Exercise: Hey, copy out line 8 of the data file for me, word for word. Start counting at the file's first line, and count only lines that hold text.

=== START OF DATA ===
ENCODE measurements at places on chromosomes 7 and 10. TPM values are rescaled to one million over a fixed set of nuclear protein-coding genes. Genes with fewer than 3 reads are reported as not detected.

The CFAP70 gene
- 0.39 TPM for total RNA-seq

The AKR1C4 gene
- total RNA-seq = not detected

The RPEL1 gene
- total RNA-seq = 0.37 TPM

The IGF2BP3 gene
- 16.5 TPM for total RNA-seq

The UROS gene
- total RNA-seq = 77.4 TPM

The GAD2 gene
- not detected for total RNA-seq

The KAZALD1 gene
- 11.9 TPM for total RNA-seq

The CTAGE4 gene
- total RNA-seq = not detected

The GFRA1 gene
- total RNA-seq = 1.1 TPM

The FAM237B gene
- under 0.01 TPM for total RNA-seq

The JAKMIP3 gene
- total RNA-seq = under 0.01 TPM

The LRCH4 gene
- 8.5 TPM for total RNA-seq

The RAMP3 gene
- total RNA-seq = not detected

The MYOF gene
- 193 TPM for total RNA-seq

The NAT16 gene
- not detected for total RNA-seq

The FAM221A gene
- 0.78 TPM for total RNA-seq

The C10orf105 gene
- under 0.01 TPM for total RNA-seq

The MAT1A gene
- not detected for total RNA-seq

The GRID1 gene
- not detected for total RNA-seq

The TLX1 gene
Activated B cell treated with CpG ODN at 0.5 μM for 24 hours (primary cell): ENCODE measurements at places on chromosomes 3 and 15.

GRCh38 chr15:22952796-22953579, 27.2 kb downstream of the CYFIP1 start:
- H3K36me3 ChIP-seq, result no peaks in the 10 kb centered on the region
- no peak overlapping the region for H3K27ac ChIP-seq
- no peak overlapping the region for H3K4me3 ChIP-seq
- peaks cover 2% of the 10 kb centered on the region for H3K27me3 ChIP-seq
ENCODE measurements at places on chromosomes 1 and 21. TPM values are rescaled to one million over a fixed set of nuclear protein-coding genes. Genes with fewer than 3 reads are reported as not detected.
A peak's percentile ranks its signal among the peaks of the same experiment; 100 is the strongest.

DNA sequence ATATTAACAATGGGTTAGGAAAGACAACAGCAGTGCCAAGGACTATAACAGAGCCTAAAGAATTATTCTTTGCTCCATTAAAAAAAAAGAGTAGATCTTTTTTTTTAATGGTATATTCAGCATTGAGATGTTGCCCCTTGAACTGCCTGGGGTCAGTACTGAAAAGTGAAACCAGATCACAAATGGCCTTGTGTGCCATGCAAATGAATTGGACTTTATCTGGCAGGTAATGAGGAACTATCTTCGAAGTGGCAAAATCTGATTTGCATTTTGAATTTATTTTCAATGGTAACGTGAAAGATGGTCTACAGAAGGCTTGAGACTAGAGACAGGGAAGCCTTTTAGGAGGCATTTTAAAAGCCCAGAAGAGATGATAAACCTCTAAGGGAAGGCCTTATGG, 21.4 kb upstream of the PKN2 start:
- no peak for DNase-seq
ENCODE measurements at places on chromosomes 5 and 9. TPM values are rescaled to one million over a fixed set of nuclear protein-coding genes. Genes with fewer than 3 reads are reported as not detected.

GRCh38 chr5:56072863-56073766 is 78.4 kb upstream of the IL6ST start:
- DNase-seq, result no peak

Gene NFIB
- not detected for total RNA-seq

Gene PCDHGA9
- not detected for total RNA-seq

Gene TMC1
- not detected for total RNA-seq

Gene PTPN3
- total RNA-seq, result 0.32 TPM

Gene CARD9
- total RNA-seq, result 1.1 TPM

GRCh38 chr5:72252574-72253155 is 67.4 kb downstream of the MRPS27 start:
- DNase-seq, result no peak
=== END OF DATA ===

The IGF2BP3 gene